The immunogenicity of our recombinant protein was independent of the use of conventional adjuvants, which led us to hypothesise that the main adjuvant activity seen was due to the innate immune agonist FliC. Previous studies have shown flagellin to activate multiple pattern-associated molecules such as TLR5 and NLRC4 (also known as Ipaf) (Sanders et al. 2009, Mizel & Bates 2010, Vijay-Kumar et al. 2010), which had made it difficult to determine the precise nature of the adjuvant activity using single KO mice (Sanders et al. 2009, Vijay-Kumar et al. 2010). Only very recently, by using double KO mice lacking both TLR5 and NLRC4, it was possible to demonstrate the contribution of these molecules to the adjuvant activity of flagellin when admixed to ovalbumin (Vijay-Kumar et al. 2010). We were able to decipher the main adjuvant contribution as originating at TLR5 because the TLR5 KO mice displayed significantly impaired immune responses after vaccination (Fig. 3). One likely explanation for such dominance of the TLR5 pathway comes from a very recently published article that found the adjuvant activity of flagellin to rely on the ability of TLR5 to function as an endocytic receptor and thereby enhance specific immune responses (Letran et al. 2011).

Another possible explanation for this dominance of the TLR5 pathway is that the NLRC4 activation domain of flagellin is possibly disrupted or blocked by the presence of the malarial epitope in the recombinant fusion protein. The NLRC4 activation domain is located at the D0 domain of FliC and requires the most C-terminal 35 AA of the protein. Therefore, the introduction of the malarial epitope may result in a domain that is no longer functional (Lightfield et al. 2008). Alternatively, the recombinant flagellin may not be capable of translocation to the cell cytoplasm where NLRC4 activation takes place. It will be important in the future to determine why this recombinant protein lost the ability to efficiently activate NLRC4; in the meantime, it can be a useful tool to study TLR5 activation by flagellin that is independent of the activation of NLRC4.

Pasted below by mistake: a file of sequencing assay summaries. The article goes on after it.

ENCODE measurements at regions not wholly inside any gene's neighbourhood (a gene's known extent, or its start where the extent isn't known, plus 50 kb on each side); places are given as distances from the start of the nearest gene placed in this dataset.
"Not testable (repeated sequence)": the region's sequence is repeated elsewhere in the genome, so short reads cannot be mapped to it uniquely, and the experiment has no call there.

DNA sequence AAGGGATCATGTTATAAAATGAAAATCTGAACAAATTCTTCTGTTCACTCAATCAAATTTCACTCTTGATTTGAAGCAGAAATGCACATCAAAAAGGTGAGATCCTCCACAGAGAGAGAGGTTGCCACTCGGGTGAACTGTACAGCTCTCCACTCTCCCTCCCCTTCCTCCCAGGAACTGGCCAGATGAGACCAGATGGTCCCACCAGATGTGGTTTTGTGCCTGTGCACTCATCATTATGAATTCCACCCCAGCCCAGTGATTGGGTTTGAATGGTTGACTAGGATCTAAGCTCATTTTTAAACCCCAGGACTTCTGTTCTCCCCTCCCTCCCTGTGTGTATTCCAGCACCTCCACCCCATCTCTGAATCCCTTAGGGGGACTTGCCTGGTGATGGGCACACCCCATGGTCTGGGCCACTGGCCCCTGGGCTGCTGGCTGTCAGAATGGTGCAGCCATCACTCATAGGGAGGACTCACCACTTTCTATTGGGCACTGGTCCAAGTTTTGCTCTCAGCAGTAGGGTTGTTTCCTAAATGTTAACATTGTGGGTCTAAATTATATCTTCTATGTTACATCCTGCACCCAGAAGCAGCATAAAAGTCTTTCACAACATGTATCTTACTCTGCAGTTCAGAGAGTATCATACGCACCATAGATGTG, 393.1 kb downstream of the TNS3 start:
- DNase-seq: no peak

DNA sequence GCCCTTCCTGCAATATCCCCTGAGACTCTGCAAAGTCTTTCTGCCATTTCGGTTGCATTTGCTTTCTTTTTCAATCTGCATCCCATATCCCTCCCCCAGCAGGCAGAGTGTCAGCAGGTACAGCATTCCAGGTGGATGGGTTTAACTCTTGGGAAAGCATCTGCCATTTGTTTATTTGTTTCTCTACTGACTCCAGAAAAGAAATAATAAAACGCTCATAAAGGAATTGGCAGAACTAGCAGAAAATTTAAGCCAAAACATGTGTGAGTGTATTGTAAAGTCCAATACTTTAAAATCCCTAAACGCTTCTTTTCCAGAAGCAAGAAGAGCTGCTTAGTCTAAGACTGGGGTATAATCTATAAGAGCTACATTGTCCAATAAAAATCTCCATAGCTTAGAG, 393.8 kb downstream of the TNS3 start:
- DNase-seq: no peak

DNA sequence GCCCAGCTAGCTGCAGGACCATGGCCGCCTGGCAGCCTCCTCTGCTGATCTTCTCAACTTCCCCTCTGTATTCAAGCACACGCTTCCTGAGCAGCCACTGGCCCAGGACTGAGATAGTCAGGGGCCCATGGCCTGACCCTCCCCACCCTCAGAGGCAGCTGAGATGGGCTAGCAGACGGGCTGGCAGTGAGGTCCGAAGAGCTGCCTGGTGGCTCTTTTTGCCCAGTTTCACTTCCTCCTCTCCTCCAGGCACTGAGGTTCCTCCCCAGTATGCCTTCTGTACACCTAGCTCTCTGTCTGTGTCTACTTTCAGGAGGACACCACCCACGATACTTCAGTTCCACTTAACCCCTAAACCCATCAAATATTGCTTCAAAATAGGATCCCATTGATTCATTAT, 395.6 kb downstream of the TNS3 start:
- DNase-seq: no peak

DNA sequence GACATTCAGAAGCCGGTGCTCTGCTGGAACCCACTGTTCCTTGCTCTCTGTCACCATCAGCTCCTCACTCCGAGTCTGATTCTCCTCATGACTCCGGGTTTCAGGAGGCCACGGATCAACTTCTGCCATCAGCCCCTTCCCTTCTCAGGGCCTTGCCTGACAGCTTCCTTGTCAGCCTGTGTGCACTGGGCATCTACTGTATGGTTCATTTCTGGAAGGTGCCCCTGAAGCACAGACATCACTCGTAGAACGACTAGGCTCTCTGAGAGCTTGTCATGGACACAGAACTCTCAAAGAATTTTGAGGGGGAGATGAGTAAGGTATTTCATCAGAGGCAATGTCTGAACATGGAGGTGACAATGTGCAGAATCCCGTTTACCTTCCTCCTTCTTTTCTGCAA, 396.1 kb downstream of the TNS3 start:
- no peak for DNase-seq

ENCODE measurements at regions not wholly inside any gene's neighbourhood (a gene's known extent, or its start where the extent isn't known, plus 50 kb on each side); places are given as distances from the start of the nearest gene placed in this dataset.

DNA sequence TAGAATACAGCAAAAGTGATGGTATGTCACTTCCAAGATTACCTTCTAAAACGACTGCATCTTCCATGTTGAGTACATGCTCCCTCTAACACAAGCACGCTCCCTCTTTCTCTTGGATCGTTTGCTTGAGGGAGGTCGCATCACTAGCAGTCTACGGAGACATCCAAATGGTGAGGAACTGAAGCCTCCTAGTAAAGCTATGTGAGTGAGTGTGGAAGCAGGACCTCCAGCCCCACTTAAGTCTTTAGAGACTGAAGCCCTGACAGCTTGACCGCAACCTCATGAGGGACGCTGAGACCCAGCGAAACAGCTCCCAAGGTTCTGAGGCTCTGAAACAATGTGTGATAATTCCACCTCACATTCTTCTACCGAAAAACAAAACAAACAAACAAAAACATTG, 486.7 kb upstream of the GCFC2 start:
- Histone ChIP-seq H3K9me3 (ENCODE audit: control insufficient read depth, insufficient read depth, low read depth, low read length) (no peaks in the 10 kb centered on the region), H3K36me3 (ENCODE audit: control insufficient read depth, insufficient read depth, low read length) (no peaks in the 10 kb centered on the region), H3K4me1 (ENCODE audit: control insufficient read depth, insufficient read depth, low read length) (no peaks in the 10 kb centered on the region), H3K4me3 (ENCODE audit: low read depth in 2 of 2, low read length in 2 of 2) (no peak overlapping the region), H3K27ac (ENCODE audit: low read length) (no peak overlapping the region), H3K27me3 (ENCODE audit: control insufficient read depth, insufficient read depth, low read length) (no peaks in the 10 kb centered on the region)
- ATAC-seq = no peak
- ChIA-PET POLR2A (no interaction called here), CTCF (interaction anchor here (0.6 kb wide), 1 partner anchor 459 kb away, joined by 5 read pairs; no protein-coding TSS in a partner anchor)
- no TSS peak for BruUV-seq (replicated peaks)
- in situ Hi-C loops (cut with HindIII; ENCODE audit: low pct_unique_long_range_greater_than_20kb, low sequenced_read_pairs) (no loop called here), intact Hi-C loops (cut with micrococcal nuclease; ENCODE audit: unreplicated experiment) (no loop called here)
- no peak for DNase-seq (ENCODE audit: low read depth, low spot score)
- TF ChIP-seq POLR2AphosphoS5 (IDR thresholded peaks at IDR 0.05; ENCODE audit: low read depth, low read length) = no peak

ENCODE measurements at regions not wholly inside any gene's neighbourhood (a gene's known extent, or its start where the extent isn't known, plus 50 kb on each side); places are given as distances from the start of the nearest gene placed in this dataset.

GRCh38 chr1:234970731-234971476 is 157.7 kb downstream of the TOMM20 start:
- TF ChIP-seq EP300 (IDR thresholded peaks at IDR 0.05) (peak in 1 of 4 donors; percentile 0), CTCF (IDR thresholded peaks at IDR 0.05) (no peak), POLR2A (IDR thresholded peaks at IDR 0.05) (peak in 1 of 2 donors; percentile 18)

In summary, the present study has reproduced and extended upon our recent reports on the use of Salmonella flagellin as an adjuvant and antigen carrier to allow for additional plasticity in the design and production of vaccine antigens endowed with enhanced immunogenicity for important malarial antigens. Considering the results from recent studies in humans, our findings strongly argue in favour of implementation of future clinical trials. In addition, the present study has dissected important mechanistic information on the immunostimulatory properties of these immunisations by showing that TLR5 is the primary receptor activated by our recombinant protein.



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Received 14 February 2011
Accepted 27 April 2011
Financial support: FAPESP (2009/15132-4), INCTV-CNPq (to MMR, ISS, SBB), CNPq (to MMR, ISS, AGC), CAPES (to LHT), FAPESP (to DYB) AGC, ISS and MMR are recipients of fellowships from CNPq, LHT is supported by a fellowship from CAPES and DYB is supported by a Manlio Cantarini fellowship.